Once in a while I read something that is downright silly. For example, America magazine’s book editor, in the publication’s Spring 2017 issue, described a recent article as “call[ing] our attention to the disappearance of American Christian public intellectuals.”

I immediately thought of over a dozen people whose involvement in public life disproves that statement, ending with the real clincher: “And John Noonan still lives.”

Alas, the validity of my most compelling example was short-lived. John T. Noonan, Jr., passed away on April 17, at the age of 90.

Holding graduate degrees in law (Harvard) and philosophy (Catholic University of America), he served as a law professor at Notre Dame, Berkeley, and other universities, as an advisor to the US bishops and the Vatican, and for three decades as a federal appellate judge. What distinguished him from many judges was his grasp of the philosophy and history behind legal ideas, and his conviction that written law serves fundamental principles and moral insights that have stood the test of time.

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Besides countless articles he leaves us over a dozen books, including historical studies of legal personhood, bribery, slavery, contraception, religious freedom, and Church law on marriage. Clearly “a Renaissance man,” as his colleague Judge Diarmuid O’Scannlain recently said, he was marked by his wit, by his love and respect for those who disagreed, and by his Christian humility.

While I met John Noonan in the 1980s, I first encountered him in print as a student. He had edited a 1970 book advancing various views on abortion, based on a conference held at Harvard in 1967. His own essay, “An Almost Absolute Value in History,” rebutted the claim that the Catholic Church did not see abortion as an attack on human life until the nineteenth century (a false claim that even worked its way into the Supreme Court’s deeply flawed 1973 decisions).

Characteristically, his approach was to show how early Christians’ respect for all human life, including unborn life, as a gift of God was tested and vindicated through long debate over ensoulment and the “hard cases” allegedly justifying some abortions. The Church’s pro-life stance prevailed not so much by condemning other views, but by engaging them and showing how they were incompatible with that core insight about human life. Through centuries of change, this was one value that perdured and was only strengthened through discussion.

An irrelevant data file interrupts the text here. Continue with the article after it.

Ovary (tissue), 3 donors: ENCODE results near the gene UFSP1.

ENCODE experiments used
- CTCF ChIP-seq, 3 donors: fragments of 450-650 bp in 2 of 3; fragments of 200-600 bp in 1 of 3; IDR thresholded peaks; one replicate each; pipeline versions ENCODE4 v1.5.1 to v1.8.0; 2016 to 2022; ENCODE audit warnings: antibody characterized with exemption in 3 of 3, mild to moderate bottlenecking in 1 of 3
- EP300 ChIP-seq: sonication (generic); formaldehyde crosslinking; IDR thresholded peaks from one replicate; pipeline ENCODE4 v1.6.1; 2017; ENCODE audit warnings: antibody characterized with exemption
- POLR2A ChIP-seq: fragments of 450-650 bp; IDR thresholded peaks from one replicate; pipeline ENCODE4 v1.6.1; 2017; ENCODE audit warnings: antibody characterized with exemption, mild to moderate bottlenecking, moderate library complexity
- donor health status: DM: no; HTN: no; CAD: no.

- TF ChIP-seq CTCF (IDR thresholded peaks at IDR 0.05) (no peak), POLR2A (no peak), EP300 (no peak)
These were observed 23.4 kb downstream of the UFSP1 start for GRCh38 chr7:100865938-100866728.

At a time when my Catholic faith was tested by a very secular university environment, his essay helped me appreciate the extent to which traditional Christian moral teachings crystallized long reflection and hard-won wisdom. This was a formative influence in my decision to work on pro-life issues.

On one other matter, I ultimately found myself disagreeing with him. Beginning in the 1960s he applied his gifts for historical and legal analysis to arguing that the Catholic Church could, and should, change its teaching against contraception. His scholarly contributions led him to a position on the Vatican commission advising Pope Paul VI on the issue. His stance won favor with a majority of the commission—but not with the Holy Father, who was more persuaded by the theological argument of the commission’s “minority” report.

After marrying, my wife and I discovered that living in accord with the teaching would be much better for her health and for our marriage. I never discussed the matter with Professor Noonan, but I think he would have appreciated that our position was informed by experience and reflection and not only by obedience.

On accepting an offer to work for the US bishops’ Secretariat for Pro-Life Activities in 1980, I quickly realized I had little preparation for the legal and constitutional issues involved. Fortunately, by 1979 Professor Noonan had written an eminently readable book on those issues, A Private Choice: Abortion in America in the Seventies. Reading it was invaluable to me then, and it remains on my short list of indispensable pro-life books.